Your Legal Defense for Probation Violations in Florida
If you are accused of violating your probation, the consequences can be severe. If you fail to meet any of the probation conditions or fail to appear at a probation office, you are considered to violate your probation conditions. However, recent changes in the law permit less severe sentences. The program is known as the ‘Alternative Sanctioning Program.” If you are accused of violating your probation, you can be looking at that harsh sentencing. Violating probation involves an arrest on the VOP warrant with no bond. With the new program in effect, a judge can lower the punishment on a violation when some conditions are met. To qualify for alternative sanctioning, you must be a low-risk violator or a moderate risk violator. Once this is established, the alternative sanctioning program puts a cap on VOP punishment of 90 days in jail. There are punishments on infringements, such as a positive urine test.
Standard of Proof
At the hearing, the prosecution must prove by the “greater weight of the evidence” that a defendant committed a willful and substantial violation. The state must then present competent evidence enough to support a finding of guilt. If the state cannot meet these standards, a trial court may not revoke probation. If a defendant makes reasonable efforts to comply with a probation condition, a violation cannot be deemed “willful.” The vast majority of VOP in Florida include new criminal offenses, failed drug tests, failure to meet financial obligations, failure to complete court-ordered programs, and missed appointments.
Positive Drug Test Violations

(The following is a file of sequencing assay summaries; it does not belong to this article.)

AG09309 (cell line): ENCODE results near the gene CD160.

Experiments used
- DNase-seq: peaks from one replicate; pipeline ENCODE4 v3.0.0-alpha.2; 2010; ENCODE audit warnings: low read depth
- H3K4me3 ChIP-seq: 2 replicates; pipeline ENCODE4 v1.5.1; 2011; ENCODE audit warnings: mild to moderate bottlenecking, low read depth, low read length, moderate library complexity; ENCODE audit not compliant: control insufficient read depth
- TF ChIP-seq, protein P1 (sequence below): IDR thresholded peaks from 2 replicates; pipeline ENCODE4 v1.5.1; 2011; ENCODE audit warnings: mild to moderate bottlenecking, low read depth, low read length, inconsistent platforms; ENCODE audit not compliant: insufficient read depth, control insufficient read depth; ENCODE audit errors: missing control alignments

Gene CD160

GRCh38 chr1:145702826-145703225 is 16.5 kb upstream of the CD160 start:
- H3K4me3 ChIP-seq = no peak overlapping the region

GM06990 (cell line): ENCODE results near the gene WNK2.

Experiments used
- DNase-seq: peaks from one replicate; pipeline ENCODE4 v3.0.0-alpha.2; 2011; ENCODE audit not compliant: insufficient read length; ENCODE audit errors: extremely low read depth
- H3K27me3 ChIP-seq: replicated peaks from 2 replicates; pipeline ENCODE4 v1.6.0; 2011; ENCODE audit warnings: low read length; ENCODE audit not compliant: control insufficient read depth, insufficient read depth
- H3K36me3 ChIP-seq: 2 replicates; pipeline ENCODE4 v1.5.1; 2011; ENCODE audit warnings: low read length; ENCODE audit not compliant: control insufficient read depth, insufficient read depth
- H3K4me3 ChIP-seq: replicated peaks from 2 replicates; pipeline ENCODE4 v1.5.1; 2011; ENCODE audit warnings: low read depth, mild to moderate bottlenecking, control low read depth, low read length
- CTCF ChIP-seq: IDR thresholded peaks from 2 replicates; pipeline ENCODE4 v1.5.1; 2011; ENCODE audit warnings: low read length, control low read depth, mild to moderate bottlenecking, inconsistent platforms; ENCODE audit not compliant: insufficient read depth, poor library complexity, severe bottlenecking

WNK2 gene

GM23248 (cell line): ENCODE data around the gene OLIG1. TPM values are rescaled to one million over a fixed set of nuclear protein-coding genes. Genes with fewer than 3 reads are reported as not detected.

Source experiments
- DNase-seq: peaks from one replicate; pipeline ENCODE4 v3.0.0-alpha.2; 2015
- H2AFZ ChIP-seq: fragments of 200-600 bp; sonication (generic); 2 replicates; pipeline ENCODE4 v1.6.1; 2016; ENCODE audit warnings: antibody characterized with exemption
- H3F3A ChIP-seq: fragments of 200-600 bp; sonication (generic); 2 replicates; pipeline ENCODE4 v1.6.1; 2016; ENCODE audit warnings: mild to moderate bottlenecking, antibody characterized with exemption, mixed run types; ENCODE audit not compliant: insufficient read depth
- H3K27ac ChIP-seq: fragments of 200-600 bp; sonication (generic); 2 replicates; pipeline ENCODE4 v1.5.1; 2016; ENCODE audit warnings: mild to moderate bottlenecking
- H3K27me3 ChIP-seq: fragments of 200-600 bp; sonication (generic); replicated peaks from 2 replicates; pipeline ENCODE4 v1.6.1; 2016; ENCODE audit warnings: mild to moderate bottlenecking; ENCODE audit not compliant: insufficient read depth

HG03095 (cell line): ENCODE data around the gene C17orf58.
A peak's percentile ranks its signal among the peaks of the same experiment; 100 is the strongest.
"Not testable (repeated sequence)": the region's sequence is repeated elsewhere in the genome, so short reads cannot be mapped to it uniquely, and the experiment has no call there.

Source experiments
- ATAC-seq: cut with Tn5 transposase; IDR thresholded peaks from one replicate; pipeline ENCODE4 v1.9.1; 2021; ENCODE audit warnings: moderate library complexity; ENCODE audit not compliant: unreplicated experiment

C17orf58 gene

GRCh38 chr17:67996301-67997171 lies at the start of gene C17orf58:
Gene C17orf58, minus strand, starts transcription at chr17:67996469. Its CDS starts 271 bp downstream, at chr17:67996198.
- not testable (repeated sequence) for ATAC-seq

A positive drug test violation accounts for a large percentage of all violations filed. In violation cases involving positive drug tests, the state has the burden of proving by substantial, competent evidence that an illegal drug was present in a defendant’s body. The prosecution cannot present the testimony of a probation officer to establish a positive drug test. However, a trial may revoke probation based on a probation officer’s statement on a positive drug result where the officer is certified by the state to administer the tests.
Failures to Complete Drug Treatment Programs
Failure to complete a substance abuse program is a willful violation if the failure can be shown to be the fault of the accused. On the other hand, a finding of a breach will not stand if there is sufficient time remaining in the probationary period for completion of the program.
Failure to Pay Financial Obligations
Non-payment of court costs, restitution, fines, drug testing, and other fees is a basis for probation violations in Florida. Florida Statutes say the burden is on the probationer to prove his inability to pay. The trial court is obligated to make a finding that the probationer can pay. The court must determine that the person has or could pay but has willfully refused to do so.
Missed Appointments or Reports
A single missed appointment with a probation officer, with a valid explanation, is not sufficient to demonstrate willful and substantial noncompliance with probation. Failure to file one monthly report does not constitute a willful and substantial violation of probation. If the state proves that the failure was intentional, a finding of violation will be sustained.
What Are the Penalties For Violating Probation?
If a judge finds you have committed the violation, there are three options a judge may impose:
- Reinstate your Probation
- Modify your Probation Sentence
- Revoke Probation and impose jail time
- If your probation is revoked, the judge can impose the maximum sentence for the charge that you are placed initially on probation.
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